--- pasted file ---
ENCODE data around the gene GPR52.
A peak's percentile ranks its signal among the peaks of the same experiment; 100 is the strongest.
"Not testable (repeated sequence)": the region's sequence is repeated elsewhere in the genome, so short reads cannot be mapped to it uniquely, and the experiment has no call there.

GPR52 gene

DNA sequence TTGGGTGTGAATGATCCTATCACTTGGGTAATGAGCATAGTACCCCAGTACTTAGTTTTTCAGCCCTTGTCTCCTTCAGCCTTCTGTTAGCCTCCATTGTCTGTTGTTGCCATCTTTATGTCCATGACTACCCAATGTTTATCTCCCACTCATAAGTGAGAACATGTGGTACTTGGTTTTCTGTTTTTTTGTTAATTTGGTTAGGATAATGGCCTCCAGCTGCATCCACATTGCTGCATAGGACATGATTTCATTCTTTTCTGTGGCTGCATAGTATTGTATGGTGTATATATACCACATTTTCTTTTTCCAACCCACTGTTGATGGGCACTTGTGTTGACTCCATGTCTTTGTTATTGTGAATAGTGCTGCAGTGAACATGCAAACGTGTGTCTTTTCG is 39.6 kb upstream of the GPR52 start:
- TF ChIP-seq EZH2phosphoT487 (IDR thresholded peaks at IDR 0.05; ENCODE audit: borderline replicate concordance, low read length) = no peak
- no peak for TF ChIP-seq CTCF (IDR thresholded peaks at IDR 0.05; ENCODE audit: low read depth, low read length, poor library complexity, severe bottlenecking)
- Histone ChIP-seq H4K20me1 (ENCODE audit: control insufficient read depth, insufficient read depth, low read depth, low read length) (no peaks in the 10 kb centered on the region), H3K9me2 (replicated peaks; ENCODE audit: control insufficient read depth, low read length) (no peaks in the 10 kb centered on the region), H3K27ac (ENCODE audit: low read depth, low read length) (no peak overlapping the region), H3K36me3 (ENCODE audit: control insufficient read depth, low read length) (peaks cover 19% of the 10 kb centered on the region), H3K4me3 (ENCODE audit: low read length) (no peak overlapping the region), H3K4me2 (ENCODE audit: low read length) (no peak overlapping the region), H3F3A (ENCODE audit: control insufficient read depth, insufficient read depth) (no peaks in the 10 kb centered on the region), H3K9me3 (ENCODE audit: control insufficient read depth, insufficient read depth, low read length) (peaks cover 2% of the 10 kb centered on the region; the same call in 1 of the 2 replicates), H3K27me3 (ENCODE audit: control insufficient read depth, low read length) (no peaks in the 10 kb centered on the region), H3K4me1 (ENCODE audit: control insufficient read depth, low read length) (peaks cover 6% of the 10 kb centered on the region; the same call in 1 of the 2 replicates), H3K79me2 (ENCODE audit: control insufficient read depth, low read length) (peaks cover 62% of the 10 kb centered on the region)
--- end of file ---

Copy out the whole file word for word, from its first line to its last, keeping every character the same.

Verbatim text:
ENCODE data around the gene GPR52.
A peak's percentile ranks its signal among the peaks of the same experiment; 100 is the strongest.
"Not testable (repeated sequence)": the region's sequence is repeated elsewhere in the genome, so short reads cannot be mapped to it uniquely, and the experiment has no call there.

GPR52 gene

DNA sequence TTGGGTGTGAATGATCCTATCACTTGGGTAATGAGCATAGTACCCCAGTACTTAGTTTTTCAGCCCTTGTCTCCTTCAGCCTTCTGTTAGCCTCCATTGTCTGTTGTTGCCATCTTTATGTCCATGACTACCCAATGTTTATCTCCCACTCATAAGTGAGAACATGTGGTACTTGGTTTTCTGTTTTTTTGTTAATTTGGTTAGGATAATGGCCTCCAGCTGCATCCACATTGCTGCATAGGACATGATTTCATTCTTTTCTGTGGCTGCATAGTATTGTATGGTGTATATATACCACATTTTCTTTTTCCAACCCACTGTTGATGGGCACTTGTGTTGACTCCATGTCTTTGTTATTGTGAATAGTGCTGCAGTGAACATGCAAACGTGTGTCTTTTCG is 39.6 kb upstream of the GPR52 start:
- TF ChIP-seq EZH2phosphoT487 (IDR thresholded peaks at IDR 0.05; ENCODE audit: borderline replicate concordance, low read length) = no peak
- no peak for TF ChIP-seq CTCF (IDR thresholded peaks at IDR 0.05; ENCODE audit: low read depth, low read length, poor library complexity, severe bottlenecking)
- Histone ChIP-seq H4K20me1 (ENCODE audit: control insufficient read depth, insufficient read depth, low read depth, low read length) (no peaks in the 10 kb centered on the region), H3K9me2 (replicated peaks; ENCODE audit: control insufficient read depth, low read length) (no peaks in the 10 kb centered on the region), H3K27ac (ENCODE audit: low read depth, low read length) (no peak overlapping the region), H3K36me3 (ENCODE audit: control insufficient read depth, low read length) (peaks cover 19% of the 10 kb centered on the region), H3K4me3 (ENCODE audit: low read length) (no peak overlapping the region), H3K4me2 (ENCODE audit: low read length) (no peak overlapping the region), H3F3A (ENCODE audit: control insufficient read depth, insufficient read depth) (no peaks in the 10 kb centered on the region), H3K9me3 (ENCODE audit: control insufficient read depth, insufficient read depth, low read length) (peaks cover 2% of the 10 kb centered on the region; the same call in 1 of the 2 replicates), H3K27me3 (ENCODE audit: control insufficient read depth, low read length) (no peaks in the 10 kb centered on the region), H3K4me1 (ENCODE audit: control insufficient read depth, low read length) (peaks cover 6% of the 10 kb centered on the region; the same call in 1 of the 2 replicates), H3K79me2 (ENCODE audit: control insufficient read depth, low read length) (peaks cover 62% of the 10 kb centered on the region)